(It’s funny the way a moment can haunt a man. Really funny.)
After the last time we saw Kalib Starnes in the Octagon, running in circles even as Nate Quarry mocked him, I naturally assumed that was it for him. The UFC dropped him almost immediately, as expected, and in my imagination he changed his name and went off to work at a public library somewhere, living in a studio apartment above a pawn shop and eating his microwaved dinners alone each night. Occasionally someone might come into the library and recognize him, asking, ‘Hey, aren’t you that long distance runner guy from the UFC?’ Then Starnes would shake his head and tell them they have him confused for someone else before disappearing to cry in the reference section.
Turns out I’m totally wrong. Starnes is still a pro fighter and he’s even got a fight coming up, against the very respectable “Kolohe” Hose in Hawaii’s Destiny organization. It seems like no matter what he does, though, Starnes will always be remembered for the performance that got him dismissed from the UFC. As he told Sherdog recently, there are still plenty of people who haven’t forgotten:
“People like to be on the side that’s winning, said Starnes. “They’re supportive when you’re winning and critical when you’re losing. I still get some sweet hate mails pretty regularly. There are some gyms with guys who begged me to come in there and train and do seminars before that fight and who wouldn’t return my calls or talk to me afterwards.”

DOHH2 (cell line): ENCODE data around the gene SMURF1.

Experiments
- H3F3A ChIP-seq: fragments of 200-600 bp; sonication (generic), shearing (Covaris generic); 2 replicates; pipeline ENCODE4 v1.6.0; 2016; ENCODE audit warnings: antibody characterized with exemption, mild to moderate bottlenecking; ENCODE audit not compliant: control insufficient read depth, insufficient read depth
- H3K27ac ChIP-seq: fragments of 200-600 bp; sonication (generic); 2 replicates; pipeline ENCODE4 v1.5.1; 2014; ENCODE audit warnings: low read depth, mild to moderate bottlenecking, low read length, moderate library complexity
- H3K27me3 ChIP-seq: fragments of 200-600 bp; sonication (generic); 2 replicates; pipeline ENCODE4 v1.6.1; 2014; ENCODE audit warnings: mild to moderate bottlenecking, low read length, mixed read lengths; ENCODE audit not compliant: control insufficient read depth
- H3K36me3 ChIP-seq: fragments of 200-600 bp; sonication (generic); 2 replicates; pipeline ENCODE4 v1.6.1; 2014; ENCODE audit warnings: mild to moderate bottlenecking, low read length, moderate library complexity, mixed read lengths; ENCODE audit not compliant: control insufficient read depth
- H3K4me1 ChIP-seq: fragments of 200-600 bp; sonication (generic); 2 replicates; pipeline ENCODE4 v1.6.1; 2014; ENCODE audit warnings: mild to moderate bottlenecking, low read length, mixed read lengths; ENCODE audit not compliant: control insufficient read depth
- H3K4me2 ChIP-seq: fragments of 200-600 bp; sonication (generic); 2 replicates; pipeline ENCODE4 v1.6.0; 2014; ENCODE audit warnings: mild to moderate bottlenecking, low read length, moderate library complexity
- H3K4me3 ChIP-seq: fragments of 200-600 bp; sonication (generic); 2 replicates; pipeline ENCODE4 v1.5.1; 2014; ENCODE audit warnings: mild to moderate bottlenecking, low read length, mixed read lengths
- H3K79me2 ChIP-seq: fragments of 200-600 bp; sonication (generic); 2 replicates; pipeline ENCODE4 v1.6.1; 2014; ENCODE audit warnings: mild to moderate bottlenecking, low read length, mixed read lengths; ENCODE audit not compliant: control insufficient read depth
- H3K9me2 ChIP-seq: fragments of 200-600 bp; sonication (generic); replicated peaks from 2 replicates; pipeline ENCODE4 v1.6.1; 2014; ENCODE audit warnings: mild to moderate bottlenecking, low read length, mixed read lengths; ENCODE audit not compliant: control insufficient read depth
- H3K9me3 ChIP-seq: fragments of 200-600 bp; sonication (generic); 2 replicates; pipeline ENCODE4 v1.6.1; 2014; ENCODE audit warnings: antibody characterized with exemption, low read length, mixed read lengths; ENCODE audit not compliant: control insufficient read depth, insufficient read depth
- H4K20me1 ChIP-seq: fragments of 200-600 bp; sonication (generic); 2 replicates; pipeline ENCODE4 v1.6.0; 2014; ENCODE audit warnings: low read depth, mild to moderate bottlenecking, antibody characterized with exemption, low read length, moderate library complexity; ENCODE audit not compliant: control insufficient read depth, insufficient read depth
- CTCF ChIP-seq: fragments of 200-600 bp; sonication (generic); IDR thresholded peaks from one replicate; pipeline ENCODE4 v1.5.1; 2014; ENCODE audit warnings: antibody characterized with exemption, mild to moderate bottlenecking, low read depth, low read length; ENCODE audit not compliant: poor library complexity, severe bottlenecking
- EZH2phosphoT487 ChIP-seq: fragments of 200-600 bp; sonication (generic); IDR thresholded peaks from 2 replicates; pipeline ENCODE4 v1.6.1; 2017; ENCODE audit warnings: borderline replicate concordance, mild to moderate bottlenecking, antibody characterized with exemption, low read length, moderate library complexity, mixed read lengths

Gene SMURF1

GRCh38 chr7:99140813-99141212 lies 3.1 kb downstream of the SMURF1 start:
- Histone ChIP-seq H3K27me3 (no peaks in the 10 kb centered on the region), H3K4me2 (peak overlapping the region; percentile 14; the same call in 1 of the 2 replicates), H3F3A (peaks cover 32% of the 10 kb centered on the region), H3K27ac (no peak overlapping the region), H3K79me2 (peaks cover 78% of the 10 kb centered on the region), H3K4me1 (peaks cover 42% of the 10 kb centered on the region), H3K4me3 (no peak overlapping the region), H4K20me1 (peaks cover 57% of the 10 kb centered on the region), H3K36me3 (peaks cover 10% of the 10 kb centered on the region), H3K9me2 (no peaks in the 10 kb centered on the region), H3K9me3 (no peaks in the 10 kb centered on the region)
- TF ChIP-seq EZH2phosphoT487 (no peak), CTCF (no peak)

That’s just plain sad. Starnes is right about one thing: people do like to be on the side that’s winning. But even he has got to know that the backlash wasn’t about winning or losing, it was about how he chose to lose and the justification he offered for it afterwards. In case you forgot, he broke his foot early on against Quarry and then opted to avoid fighting for the rest of the bout, explaining that he wasn’t getting paid enough to risk a knockout or more severe injury.
And that’s a perfectly logical argument. For anyone other than a pro fighter, who has agreed in writing to assume exactly that risk for exactly that compensation.
But hearing Starnes talk about being an MMA pariah now makes it hard not to feel at least a little sympathy for him. One bad night and now he’s branded for life. It makes you wonder how it will affect the rest of his career, whatever there will be of it. If he doesn’t come charging out like a bull on crystal meth against Hose, he can probably expect a shower of boos. It’s almost enough to make that fight seem genuinely worth watching.